Wildlife campaigners in the UK will be reportedly urging the government to allow legal entitlement in equal accessibility to nature and green spaces across the country.
Under the plans set by over 60 nature, health, planning, and equality organizations, NGOs and communities will be able to take local authorities to court if they fail to provide healthy green spaces.
Organizations have argued that despite having strong evidence showing how accessible, nature-rich spaces can boost one's mental and physical being, and also reducing mortality, one out of three citizens in England are unable to access nature near their own homes.
The poorest communities are shown to be the most deprived as they are more unlikely to be living in neighborhoods with nature-rich spaces.
The coalition, comprised of Greenpeace, Institute for Public Policy Research, The Wildlife Trusts, and Wildlife and Countryside Link, added that accessible nature should be included in any ‘level up’ plans, with Wildlife and Countryside Link launching a petition to implement it as law.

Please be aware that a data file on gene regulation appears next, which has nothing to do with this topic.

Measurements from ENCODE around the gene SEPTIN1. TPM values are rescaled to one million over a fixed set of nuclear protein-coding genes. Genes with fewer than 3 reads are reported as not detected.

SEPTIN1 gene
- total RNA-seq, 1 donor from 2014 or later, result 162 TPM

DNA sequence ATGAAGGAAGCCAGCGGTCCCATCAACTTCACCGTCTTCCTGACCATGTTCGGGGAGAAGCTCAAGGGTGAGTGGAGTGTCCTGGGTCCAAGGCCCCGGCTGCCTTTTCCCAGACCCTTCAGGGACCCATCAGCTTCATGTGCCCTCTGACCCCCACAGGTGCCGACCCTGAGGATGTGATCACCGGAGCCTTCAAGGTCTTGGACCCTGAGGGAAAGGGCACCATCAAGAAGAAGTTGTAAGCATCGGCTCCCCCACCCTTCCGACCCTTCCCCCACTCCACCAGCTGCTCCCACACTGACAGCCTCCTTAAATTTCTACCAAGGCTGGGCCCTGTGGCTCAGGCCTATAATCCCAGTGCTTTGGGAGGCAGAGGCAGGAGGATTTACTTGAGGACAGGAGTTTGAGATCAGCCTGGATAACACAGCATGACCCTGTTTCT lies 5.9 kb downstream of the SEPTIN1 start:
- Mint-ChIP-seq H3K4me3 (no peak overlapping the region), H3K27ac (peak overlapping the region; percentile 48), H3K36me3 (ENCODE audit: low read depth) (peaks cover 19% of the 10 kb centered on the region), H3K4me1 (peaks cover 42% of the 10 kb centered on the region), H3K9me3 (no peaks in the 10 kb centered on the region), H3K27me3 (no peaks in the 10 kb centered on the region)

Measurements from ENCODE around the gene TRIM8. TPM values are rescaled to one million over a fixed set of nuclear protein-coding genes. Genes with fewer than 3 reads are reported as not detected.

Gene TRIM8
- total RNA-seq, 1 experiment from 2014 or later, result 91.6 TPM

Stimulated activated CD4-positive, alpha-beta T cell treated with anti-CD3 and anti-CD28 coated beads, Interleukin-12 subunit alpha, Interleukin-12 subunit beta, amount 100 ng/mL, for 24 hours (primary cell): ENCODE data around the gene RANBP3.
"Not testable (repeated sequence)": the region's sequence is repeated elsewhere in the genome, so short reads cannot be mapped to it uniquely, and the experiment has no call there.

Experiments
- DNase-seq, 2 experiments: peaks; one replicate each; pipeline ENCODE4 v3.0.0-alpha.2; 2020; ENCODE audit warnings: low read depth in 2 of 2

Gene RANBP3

As per the research by Wildlife and Countryside Link, 80% of the British public have been found to support the legal right to local nature, with 85% saying that the inclusion of accessible natural spaces should be a priority in all new housing developments.
Campaigners have also said that many natural spaces in the country are under the threat of development, citing that 11% of urban green spaces were lost in the last 15 years.
They have suggested that local authorities can improve accessibility to nature by providing better transport links to such green spaces, improving neglected and substandard patches in natural lands, and creating new parks.
Campaigners also stated that the improvement of local natural spaces is important for the government in meeting its target of protecting 30% of land for nature, and preventing a decline in species, by 2030.
Visits to urban parks and green spaces have roughly doubled up in the last decade (pre-pandemic), going from 1.2 billion between 2009 and 2010 to 2.1 billion between 2018 and 2019.